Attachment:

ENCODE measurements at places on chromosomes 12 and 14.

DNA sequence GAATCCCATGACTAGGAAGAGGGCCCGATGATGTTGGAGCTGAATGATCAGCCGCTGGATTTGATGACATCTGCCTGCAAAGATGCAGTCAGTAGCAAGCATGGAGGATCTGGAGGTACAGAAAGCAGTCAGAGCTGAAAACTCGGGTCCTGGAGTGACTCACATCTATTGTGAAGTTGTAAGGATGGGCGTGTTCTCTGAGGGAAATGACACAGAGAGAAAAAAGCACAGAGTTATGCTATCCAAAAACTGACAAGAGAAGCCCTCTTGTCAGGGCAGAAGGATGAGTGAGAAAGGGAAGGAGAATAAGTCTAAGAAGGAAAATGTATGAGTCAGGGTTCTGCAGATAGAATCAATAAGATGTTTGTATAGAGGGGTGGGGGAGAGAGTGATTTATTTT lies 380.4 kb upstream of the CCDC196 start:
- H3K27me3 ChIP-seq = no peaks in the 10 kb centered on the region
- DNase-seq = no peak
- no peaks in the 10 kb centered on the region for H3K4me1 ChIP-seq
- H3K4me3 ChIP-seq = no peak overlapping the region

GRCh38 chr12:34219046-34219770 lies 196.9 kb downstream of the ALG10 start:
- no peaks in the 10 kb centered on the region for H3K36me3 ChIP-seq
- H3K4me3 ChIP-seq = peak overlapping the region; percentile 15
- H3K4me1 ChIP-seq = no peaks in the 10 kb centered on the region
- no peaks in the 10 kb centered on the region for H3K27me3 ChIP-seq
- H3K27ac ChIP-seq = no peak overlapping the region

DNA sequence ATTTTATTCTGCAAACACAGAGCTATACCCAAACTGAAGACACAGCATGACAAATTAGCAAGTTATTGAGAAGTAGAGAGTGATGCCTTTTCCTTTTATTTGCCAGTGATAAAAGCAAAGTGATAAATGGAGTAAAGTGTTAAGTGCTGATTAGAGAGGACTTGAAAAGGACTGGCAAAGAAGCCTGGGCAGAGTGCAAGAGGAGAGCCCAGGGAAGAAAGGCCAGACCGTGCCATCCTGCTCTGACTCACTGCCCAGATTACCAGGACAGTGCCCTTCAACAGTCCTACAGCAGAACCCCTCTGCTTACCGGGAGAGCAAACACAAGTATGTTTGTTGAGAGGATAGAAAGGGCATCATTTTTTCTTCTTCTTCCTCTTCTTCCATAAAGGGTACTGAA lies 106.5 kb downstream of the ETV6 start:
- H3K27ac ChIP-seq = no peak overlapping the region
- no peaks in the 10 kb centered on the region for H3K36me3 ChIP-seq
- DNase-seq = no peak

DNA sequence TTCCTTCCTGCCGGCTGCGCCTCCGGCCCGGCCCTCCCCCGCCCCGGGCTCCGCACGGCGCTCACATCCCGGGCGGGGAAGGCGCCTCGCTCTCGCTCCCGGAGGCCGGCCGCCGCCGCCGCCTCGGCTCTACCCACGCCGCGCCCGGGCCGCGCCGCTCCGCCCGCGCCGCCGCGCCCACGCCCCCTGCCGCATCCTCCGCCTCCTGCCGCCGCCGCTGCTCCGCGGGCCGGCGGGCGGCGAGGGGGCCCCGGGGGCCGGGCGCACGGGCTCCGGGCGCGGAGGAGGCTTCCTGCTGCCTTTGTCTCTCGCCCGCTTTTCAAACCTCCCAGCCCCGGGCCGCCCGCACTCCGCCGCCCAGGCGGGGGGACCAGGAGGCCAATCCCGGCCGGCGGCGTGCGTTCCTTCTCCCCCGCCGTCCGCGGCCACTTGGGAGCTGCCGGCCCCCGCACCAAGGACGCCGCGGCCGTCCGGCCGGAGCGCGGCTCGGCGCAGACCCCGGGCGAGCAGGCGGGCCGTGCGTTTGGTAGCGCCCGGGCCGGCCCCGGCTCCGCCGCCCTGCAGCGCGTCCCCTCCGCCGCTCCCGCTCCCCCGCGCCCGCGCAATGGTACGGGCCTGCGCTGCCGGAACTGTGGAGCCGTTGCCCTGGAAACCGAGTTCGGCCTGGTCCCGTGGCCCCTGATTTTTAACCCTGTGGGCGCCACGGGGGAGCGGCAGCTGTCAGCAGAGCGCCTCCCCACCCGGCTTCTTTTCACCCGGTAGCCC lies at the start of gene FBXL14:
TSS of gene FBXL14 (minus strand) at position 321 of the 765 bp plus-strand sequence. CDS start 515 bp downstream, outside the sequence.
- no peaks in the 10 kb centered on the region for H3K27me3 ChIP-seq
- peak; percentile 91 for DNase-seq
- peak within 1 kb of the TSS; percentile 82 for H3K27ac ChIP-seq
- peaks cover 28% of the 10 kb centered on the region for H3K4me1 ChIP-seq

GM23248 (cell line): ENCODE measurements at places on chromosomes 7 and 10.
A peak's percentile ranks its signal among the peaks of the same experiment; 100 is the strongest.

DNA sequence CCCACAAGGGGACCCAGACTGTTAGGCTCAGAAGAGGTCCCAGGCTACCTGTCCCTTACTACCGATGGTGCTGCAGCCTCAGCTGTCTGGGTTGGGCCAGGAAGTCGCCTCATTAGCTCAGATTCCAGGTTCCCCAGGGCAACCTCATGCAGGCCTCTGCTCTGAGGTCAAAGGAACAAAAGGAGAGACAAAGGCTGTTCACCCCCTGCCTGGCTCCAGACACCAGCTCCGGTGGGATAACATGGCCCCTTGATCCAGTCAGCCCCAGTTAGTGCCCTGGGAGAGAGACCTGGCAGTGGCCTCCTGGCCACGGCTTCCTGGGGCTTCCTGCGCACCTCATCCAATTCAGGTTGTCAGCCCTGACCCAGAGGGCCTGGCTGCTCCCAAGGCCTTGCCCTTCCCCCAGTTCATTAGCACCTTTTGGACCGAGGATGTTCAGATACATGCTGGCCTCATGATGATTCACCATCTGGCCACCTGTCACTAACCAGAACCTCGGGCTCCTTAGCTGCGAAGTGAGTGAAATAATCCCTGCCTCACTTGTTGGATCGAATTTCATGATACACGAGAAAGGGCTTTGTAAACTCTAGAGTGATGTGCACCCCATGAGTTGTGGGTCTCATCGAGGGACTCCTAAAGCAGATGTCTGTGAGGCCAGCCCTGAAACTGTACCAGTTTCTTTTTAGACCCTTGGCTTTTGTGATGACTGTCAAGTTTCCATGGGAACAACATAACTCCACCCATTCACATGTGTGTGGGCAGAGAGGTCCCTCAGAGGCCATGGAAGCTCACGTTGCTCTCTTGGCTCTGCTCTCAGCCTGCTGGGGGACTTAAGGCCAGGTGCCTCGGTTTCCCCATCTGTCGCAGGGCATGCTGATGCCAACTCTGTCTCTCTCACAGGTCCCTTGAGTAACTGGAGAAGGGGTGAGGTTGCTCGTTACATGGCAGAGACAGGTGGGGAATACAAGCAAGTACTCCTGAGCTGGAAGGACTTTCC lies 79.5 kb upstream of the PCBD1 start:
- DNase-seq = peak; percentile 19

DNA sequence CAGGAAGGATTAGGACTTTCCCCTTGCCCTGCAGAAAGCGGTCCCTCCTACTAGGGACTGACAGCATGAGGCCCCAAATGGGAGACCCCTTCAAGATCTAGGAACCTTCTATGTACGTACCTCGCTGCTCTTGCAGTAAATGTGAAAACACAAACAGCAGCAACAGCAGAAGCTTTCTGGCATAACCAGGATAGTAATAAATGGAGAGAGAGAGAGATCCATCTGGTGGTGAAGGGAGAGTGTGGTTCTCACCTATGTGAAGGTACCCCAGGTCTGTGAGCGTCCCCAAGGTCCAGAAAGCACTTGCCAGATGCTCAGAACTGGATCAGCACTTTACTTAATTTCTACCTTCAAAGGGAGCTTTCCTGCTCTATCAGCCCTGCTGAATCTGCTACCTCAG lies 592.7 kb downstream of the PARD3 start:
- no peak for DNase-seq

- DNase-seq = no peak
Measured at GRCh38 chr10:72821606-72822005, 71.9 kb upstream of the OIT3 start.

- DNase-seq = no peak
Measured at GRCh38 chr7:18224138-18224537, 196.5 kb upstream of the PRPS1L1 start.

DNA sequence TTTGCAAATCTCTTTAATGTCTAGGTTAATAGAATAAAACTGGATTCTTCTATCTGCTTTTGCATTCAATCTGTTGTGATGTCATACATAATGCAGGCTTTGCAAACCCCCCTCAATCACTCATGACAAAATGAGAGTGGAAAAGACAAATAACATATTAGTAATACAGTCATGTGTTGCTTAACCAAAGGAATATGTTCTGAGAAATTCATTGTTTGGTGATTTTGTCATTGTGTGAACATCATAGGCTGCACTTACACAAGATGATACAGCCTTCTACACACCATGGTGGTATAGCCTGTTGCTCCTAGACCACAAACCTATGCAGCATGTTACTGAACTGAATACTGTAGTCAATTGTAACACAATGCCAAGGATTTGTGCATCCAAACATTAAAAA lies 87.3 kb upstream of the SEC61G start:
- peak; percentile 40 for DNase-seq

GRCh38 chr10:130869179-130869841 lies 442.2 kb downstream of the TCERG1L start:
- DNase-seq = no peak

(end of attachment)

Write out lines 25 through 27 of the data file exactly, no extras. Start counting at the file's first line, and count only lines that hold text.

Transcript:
DNA sequence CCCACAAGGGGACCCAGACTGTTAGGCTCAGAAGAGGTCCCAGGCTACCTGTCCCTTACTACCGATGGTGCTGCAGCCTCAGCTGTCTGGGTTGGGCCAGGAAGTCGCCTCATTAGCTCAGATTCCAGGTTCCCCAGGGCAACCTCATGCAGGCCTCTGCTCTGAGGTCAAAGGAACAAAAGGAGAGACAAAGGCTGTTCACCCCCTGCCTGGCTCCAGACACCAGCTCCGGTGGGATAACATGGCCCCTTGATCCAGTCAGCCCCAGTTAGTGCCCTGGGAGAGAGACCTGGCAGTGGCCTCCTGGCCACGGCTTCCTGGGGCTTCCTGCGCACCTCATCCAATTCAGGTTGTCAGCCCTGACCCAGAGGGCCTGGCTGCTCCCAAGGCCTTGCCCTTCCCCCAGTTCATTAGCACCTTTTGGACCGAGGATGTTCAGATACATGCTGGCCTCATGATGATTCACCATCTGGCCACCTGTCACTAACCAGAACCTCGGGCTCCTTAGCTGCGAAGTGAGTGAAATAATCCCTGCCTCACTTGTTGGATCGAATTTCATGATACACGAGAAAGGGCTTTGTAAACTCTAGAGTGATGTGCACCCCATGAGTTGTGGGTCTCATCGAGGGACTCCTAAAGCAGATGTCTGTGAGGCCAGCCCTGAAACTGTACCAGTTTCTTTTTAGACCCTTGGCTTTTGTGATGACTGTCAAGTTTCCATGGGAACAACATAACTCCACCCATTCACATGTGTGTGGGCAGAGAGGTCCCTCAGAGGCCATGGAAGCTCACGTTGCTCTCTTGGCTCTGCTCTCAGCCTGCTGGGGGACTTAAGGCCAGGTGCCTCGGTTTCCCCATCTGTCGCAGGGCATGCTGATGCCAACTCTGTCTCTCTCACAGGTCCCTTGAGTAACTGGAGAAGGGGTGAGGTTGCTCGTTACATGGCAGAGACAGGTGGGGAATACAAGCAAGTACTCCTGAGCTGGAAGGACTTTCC lies 79.5 kb upstream of the PCBD1 start:
- DNase-seq = peak; percentile 19

DNA sequence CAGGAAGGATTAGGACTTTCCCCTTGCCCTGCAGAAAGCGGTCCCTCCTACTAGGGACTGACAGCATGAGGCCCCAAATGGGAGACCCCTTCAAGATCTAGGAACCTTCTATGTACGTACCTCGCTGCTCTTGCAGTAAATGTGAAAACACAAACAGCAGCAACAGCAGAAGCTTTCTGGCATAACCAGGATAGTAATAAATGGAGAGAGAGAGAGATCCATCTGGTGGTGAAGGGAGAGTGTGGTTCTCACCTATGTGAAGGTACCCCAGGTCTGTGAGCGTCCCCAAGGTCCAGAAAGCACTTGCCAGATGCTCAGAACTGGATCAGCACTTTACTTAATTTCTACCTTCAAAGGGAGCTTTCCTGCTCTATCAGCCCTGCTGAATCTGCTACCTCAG lies 592.7 kb downstream of the PARD3 start: